Monday’s deadly quake in Osaka Prefecture has led to the resurgence of what has become a familiar — if disconcerting — post-disaster trend on the internet: a slew of hate speech-driven tweets warning of “crimes” committed by foreign residents.
In the aftermath of the magnitude 6.1 earthquake, which left at least three dead and hundreds injured, scores of tweets were seen labeling ethnic non-Japanese — particularly ethnic Koreans and Chinese — as criminals who may take advantage of post-quake confusion to rob banks and convenience stores, and commit other dangerous crimes.
Authorities warned against the propagation of groundless rumors on the internet, and urged people not to spread hate speech and false information.
“When a quake happens in the Kansai region, there is a strong possibility of Chinese and Koreans engaging in wrongdoing. It’s possible they will go after ATMs in banks and convenience stores,” one Twitter user wrote.
“Who are those Koreans poisoning water in the wells every time a quake happens?” wrote another.
This is by no means the first time online rumors vilifying those of Korean descent and other foreign residents have emerged after a disaster. Similar online slurs were seen in the wake of the Great East Japan Earthquake and tsunami in 2011 and the 2016 quakes that ravaged Kumamoto Prefecture, as well as the floods and landslides that devastated Hiroshima Prefecture in 2014.
“The spread of post-disaster or post-accident disinformation implying crimes have been committed by foreign residents or describing them as dangerous has been a recurring phenomenon,” said Koichi Yasuda, a freelance journalist who has covered extensively issues related to human rights of non-Japanese people. Yasuda cited the so-called Kanto Massacre, which occurred in the immediate aftermath of the Great Kanto Earthquake of 1923, in which scores of ethnic Koreans were murdered by the army, police and vigilantes after unsubstantiated rumors were spread that they were rioting and committing acts of sabotage — including the poisoning of wells.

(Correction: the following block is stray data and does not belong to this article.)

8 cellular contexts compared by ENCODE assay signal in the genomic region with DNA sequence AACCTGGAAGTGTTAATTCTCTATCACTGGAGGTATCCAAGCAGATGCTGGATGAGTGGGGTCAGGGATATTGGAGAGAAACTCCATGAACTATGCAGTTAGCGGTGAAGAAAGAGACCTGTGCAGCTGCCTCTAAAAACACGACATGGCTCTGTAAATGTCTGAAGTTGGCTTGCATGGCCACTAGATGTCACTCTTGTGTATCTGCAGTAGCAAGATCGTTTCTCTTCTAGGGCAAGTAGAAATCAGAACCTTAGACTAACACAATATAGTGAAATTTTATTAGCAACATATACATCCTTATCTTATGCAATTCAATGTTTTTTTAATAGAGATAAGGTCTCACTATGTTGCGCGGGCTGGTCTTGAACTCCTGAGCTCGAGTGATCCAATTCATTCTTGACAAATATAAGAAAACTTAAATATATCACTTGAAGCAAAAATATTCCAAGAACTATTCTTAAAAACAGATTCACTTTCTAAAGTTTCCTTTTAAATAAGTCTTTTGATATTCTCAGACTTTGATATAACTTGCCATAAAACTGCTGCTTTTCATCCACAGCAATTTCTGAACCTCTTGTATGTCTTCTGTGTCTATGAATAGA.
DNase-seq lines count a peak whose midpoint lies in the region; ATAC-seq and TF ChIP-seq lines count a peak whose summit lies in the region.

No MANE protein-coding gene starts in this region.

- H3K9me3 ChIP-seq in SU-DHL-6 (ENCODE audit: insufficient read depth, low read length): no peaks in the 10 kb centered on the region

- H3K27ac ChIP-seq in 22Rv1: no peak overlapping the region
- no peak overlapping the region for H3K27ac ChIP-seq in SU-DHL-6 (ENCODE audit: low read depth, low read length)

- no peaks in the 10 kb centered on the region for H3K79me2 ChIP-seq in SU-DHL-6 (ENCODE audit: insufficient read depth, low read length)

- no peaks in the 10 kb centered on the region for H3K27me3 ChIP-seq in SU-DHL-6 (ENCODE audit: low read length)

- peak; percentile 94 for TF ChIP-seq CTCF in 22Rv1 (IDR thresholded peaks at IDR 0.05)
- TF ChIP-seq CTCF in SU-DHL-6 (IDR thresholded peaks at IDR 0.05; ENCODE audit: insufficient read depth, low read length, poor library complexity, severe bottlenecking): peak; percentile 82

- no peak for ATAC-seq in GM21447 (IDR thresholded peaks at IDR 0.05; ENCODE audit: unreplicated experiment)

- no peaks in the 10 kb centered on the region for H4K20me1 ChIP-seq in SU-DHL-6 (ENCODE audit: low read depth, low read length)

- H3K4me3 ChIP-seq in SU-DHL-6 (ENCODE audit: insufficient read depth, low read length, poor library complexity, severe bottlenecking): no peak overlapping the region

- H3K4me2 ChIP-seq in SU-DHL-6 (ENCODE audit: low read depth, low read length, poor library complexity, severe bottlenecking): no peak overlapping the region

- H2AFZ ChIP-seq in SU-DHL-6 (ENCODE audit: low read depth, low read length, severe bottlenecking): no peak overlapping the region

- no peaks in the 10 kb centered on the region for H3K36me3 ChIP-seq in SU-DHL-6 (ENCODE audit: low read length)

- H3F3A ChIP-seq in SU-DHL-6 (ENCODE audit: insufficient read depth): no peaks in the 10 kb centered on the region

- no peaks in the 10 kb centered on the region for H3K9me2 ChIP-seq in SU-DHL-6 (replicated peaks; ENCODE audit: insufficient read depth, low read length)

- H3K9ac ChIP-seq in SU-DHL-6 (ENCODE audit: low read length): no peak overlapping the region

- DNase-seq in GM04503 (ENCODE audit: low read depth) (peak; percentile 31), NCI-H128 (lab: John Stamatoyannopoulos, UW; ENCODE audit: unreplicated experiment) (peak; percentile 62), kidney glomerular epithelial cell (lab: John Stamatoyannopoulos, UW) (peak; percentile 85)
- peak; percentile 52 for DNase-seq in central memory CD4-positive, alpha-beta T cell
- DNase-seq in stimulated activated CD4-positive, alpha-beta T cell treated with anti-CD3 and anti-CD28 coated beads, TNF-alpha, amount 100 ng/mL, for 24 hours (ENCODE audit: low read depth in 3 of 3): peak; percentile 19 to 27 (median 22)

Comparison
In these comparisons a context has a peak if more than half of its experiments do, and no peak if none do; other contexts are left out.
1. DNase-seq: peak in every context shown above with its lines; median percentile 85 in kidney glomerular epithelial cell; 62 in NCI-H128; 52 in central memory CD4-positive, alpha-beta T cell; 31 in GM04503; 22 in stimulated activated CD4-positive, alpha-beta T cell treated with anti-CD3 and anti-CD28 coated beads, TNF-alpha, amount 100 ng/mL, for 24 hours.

Such baseless information “sows divisions in society,” potentially resulting in a particular demographic being “identified and pilloried as enemies” by the general public, Yasuda said.
The tweets denigrating non-Japanese have also drawn fierce condemnation on social media, with some urging their fellow Twitter users to swiftly report such xenophobic language.
“Post-disaster, hate-speech talk that foreign residents are committing crimes stokes public suspicions for no good reason, and possibly leads to them being hurt or discriminated against. Let’s report these comments as soon as you find them,” wrote one Twitter user.
Central and local governments are taking steps to challenge such hate speech.
“When the Kumamoto earthquake happened two years ago, online rumors verging on hate speech, as well as one saying that, for example, a lion has escaped a zoo, spread,” said Ken Kuruma, an official with the Justice Ministry’s Human Rights Bureau.
On Monday, the bureau posted a tweet warning against the possible advent of “disinformation” seeking to “stoke discrimination and prejudice” on the internet.
The Osaka Prefectural Government, too, posted a similar message on its website voicing dismay over the “proliferation” of factually erroneous online posts that describe “accidents that never happened.”
“Please be mindful of the source of information and make a sufficient effort to confirm its credibility,” the prefecture said.
Aside from tweets targeting foreign residents, rumors also surfaced Monday that the jolt had resulted in a Keihan Electric Railway train being derailed. When contacted by The Japan Times, a spokeswoman confirmed Tuesday that such an accident had never occurred.
A picture also went viral of a zebra having escaped a zoo, with multiple media outlets reporting that the photo was thought to have been copied from an old online news page.
IN FIVE EASY PIECES WITH TAKE 5